Tuesday, May 24, 2011

Early Morning Revelations

I present to you, the third place winning essay of the 2011 Bo Carter Memorial Writing Contest.

Early Morning Revelations
by D.L. Marriott

I dip my foot into the water. I expect it to be chilly this early in the morning. I'm surprised by its warmth. I turn the canoe over, put a book encased in a plastic zip-top bag, a travel mug full of coffee, and a life-preserver in the bottom. I paddle my way through the channel and onto the lake. The sun has just begun its rise over the horizon. The sky is painted with hues of pink and orange. There is no one else out here. I expected to run into a fisherman or two, it seems impossible that this morning they are absent.

Once I'm in a place where I have the most room to drift, I slide down into the bottom of the canoe, and take out my book. There is nothing to interrupt me from my story. There is a highway not too far away, but at five A.M. on a Sunday morning there is little traffic. The muffled sound of the occasional car only barely gets my notice.

But then I hear a rumble that gets louder and louder, disturbing my peace. It's a train on a not too distant set of tracks. On such a quiet morning, its clattering is intrusive, disturbing. I stop reading and cringe at how it dispels my ideal of relaxing, drifting aimlessly on the water. Before long the rumbling fades away; my solitude returns.

Now that my attention has been torn away from the book in my hand, I take notice of what's around me. The lake is still, not a ripple on it other than those created by a family of ducks swimming by. My ears pick up the serenade of frogs, early morning birds, and the occasional splash of a jumping fish. There is a heron standing on the shore. His profile is majestic. At first he is so still that I'm not sure if he is real or a garden ornament. Just when I have convinced myself he cannot be real, he moves his head, turning it towards me.

I start thinking about how I would have missed him had the train not caused me to look up from my book. How sometimes we don't realize what's around us because we're too busy doing something else. How much sitting in this boat, floating along, is so much like life.

It starts out with the trip up the channel. Paddling is work. It's not horrible work. In a way, I enjoyed the challenge of working to get where I wanted to go. It's very much like when we were young, working hard to raise a family. It was work, sometimes hard work. But we were heading in the direction we wanted to go. It didn't all go smoothly. We occasionally had to shake the weeds from our paddles.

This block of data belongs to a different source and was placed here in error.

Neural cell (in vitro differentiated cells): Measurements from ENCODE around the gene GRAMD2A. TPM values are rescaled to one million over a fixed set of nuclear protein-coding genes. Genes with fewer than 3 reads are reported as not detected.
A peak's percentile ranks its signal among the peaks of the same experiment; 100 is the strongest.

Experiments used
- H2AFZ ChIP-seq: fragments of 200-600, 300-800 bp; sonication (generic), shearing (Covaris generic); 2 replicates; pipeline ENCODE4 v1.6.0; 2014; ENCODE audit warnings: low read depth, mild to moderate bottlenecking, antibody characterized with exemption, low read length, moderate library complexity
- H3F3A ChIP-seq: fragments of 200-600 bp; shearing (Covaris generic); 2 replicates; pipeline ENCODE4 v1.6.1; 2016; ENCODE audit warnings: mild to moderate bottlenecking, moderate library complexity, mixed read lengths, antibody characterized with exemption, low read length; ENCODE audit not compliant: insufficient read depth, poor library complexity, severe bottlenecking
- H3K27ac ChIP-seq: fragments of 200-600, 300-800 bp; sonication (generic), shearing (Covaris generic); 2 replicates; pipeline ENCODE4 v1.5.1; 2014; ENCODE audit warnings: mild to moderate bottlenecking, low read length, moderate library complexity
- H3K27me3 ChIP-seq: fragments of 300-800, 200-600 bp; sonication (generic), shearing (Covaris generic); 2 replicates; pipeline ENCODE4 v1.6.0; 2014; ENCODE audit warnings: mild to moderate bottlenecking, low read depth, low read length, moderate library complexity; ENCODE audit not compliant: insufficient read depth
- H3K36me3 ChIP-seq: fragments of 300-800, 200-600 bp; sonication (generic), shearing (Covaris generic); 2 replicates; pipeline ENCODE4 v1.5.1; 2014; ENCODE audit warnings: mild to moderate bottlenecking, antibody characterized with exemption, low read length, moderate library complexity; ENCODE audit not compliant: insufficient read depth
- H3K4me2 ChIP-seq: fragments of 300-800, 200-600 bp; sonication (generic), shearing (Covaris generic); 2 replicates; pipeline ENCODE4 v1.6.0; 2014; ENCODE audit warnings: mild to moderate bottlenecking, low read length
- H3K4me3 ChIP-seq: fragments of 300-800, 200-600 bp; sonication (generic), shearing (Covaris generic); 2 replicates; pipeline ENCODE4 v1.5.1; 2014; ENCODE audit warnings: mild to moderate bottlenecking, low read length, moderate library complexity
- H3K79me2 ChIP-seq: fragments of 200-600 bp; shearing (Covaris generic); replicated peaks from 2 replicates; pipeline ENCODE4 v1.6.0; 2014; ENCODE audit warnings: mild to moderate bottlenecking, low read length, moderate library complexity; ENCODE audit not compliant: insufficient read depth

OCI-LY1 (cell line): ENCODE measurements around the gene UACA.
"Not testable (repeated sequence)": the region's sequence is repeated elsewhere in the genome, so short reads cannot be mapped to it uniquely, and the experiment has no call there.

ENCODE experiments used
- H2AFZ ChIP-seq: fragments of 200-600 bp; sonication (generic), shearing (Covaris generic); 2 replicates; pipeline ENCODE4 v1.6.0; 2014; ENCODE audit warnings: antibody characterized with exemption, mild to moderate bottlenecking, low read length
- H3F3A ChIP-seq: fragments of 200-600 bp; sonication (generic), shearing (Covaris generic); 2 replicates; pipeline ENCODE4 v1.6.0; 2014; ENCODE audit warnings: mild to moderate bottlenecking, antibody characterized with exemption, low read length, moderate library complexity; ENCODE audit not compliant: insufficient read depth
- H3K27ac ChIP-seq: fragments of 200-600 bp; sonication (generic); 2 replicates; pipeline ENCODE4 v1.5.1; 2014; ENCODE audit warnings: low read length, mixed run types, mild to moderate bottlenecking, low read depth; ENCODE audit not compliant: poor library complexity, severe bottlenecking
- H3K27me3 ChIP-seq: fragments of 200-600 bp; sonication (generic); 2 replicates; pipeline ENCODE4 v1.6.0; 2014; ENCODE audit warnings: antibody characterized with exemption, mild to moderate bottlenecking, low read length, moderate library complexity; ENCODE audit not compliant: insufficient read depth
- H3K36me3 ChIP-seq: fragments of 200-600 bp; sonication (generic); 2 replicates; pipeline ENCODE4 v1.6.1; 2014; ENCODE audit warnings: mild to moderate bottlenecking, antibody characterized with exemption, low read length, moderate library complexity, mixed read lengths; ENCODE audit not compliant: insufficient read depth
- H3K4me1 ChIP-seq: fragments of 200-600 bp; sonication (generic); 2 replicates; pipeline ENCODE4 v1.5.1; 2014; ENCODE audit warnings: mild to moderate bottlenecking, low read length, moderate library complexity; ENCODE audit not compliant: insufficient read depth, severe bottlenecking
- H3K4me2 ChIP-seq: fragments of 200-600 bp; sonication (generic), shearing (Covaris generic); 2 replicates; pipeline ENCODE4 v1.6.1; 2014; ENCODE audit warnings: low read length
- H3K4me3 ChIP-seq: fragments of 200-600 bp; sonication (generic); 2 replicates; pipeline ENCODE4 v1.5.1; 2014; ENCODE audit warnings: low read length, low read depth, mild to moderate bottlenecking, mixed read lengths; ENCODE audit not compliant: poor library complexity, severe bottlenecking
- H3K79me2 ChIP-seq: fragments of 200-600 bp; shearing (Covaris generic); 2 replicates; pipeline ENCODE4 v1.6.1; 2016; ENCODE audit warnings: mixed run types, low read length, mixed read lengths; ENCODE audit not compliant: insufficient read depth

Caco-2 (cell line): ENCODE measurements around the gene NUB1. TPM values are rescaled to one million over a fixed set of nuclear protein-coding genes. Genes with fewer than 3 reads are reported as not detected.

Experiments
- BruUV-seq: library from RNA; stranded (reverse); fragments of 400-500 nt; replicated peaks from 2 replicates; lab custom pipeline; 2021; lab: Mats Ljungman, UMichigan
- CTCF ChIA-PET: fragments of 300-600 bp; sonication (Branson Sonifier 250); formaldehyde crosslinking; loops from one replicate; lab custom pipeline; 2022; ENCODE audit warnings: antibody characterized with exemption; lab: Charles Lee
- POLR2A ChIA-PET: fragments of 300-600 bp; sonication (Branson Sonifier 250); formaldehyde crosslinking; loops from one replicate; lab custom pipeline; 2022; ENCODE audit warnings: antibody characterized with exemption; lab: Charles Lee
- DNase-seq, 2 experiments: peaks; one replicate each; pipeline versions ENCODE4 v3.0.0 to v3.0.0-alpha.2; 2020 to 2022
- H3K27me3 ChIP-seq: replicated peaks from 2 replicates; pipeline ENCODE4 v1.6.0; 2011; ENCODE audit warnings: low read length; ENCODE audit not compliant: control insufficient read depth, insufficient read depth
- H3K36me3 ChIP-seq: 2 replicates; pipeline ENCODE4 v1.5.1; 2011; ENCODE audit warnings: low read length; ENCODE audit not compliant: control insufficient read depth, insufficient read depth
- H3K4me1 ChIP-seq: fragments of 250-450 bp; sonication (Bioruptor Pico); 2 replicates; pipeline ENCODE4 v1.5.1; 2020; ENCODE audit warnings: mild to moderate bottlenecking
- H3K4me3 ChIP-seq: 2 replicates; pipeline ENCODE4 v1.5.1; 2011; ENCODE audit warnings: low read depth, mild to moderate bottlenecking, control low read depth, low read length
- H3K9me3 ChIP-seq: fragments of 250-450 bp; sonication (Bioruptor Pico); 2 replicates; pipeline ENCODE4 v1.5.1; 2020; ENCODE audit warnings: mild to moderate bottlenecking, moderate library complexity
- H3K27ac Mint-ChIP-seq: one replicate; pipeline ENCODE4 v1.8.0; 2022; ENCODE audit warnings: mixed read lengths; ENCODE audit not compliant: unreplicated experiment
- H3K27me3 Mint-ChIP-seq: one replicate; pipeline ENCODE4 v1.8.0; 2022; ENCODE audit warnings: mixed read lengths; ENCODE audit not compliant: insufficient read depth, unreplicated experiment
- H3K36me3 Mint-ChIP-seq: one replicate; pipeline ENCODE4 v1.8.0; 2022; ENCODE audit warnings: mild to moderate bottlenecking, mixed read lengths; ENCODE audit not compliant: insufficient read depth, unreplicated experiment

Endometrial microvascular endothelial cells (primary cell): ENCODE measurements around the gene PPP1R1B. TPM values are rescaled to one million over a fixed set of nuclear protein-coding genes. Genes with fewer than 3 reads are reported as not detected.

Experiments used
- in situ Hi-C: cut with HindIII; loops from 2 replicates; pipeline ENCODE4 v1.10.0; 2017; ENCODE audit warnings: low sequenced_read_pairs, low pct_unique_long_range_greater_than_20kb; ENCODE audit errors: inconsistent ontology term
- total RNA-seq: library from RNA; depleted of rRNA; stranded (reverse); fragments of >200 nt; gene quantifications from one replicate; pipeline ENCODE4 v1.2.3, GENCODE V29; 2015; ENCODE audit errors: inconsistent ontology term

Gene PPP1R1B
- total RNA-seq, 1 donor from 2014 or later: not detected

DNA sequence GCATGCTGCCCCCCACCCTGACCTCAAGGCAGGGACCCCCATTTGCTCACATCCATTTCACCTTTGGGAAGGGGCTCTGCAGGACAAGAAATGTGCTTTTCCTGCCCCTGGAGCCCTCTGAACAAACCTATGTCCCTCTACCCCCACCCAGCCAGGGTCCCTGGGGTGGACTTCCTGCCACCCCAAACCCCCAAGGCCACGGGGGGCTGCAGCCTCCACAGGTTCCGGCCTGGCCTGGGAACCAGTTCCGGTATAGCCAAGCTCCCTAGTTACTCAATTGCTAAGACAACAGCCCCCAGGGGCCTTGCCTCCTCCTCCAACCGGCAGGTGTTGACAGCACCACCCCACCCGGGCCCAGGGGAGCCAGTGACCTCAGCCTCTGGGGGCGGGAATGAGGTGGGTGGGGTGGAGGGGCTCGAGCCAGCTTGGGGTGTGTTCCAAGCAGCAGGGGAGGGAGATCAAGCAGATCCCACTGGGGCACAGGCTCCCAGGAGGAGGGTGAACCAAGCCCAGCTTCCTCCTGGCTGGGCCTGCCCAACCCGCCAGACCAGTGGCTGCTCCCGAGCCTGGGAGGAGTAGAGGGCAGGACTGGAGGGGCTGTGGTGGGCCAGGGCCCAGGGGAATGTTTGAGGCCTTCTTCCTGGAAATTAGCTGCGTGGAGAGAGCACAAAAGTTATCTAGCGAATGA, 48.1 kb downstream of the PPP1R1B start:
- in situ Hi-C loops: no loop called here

But then as our children grew up, we got to a place where we thought we could relax and enjoy life. Drift along, instead of working so hard. We thought we were coming to our perfect destination. We knew and accepted the mild disturbance of the car whizzing by, but it was so fleeting it barely registered. It isn't until something really shatters our silence that we take notice. Something big and intrusive like a freight train comes barreling into our world. Momentarily we wonder why. Why, when we finally have what we were dreaming of, does something big and ugly have to ruin it?

Like the train that disrupts my peaceful morning in my canoe, the things that disrupt our lives eventually pass. They rumble off into the distance. In their wake, we realize that there was beauty and peace all around us. It had been there all along, but we had been too preoccupied to appreciate it. Now in the deafening silence of the train's absence, it is wondrous. It's a lesson in appreciating all we have and realizing that bad things will come along, but they will pass, and we will still be here drifting on an unseen current. If by chance we are not happy with where the current is taking us, all we have to do is work up some muscle and paddle in another direction, and remember to take stock in the beauty around us. 

We can't banish the weeds, the cars and the freight trains of life. We can just close our eyes and wait for them to pass, then keep on paddling to our destination, never forgetting that there are always ducks and frogs, sunrises and herons, if we just take the time to recognize them.

Sunday, May 22, 2011

The End

No, I haven't finished the novel yet, although I can see the light at the end of the tunnel, and it's getting bigger and brighter by the day. But today, I woke up with words flowing through my head. That happens to me a lot, I wake up with a story running along all by itself. It makes me wonder if I'm actually the writer, or if there's some other entity doing all the work who, once in a while, interrupts my sleep and forces me to put it to paper.

For some, starting a story is the difficult part. Putting those first words down on the page. For some, it's all the middle stuff. Making sure point A connects to point B. For me, the hardest part is always the end. Generally when I start a story, I have no clue what the ending will be. It's somewhat unnerving to start writing not knowing where it's going when the story starts telling itself. I've made the joke several times that I just take transcription for the voices in my head, but often that's exactly what it feels like.

Even when I finally get an idea of what the ending should be, writing it is the most difficult part of the process for me. Once I've built up all the drama, bringing it to a conclusion that brings the reader back down without leaving them feel disappointed is an incredibly difficult thing. I've known the ending of my novel for a while now, but had no idea how to tell it with just the right amount of tension, emotion, and completion to leave the reader feeling satisfied.